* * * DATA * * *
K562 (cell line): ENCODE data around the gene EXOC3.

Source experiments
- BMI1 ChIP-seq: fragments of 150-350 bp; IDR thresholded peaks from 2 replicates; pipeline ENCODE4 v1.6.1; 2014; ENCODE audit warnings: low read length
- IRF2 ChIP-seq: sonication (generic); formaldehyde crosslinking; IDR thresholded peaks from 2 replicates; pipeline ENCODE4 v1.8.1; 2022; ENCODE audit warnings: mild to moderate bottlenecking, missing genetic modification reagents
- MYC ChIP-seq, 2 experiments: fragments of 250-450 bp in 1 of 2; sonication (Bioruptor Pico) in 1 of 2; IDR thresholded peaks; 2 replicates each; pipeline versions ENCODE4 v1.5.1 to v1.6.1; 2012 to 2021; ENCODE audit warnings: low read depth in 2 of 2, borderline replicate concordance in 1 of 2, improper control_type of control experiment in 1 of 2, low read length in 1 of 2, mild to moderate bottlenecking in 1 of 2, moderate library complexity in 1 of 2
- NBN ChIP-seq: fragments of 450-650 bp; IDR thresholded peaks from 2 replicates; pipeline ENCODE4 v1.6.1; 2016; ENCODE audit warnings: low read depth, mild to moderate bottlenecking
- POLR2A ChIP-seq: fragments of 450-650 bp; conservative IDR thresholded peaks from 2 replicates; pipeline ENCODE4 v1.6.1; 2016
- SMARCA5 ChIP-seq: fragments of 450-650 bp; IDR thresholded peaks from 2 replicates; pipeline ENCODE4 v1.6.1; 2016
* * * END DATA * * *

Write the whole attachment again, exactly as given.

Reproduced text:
K562 (cell line): ENCODE data around the gene EXOC3.

Source experiments
- BMI1 ChIP-seq: fragments of 150-350 bp; IDR thresholded peaks from 2 replicates; pipeline ENCODE4 v1.6.1; 2014; ENCODE audit warnings: low read length
- IRF2 ChIP-seq: sonication (generic); formaldehyde crosslinking; IDR thresholded peaks from 2 replicates; pipeline ENCODE4 v1.8.1; 2022; ENCODE audit warnings: mild to moderate bottlenecking, missing genetic modification reagents
- MYC ChIP-seq, 2 experiments: fragments of 250-450 bp in 1 of 2; sonication (Bioruptor Pico) in 1 of 2; IDR thresholded peaks; 2 replicates each; pipeline versions ENCODE4 v1.5.1 to v1.6.1; 2012 to 2021; ENCODE audit warnings: low read depth in 2 of 2, borderline replicate concordance in 1 of 2, improper control_type of control experiment in 1 of 2, low read length in 1 of 2, mild to moderate bottlenecking in 1 of 2, moderate library complexity in 1 of 2
- NBN ChIP-seq: fragments of 450-650 bp; IDR thresholded peaks from 2 replicates; pipeline ENCODE4 v1.6.1; 2016; ENCODE audit warnings: low read depth, mild to moderate bottlenecking
- POLR2A ChIP-seq: fragments of 450-650 bp; conservative IDR thresholded peaks from 2 replicates; pipeline ENCODE4 v1.6.1; 2016
- SMARCA5 ChIP-seq: fragments of 450-650 bp; IDR thresholded peaks from 2 replicates; pipeline ENCODE4 v1.6.1; 2016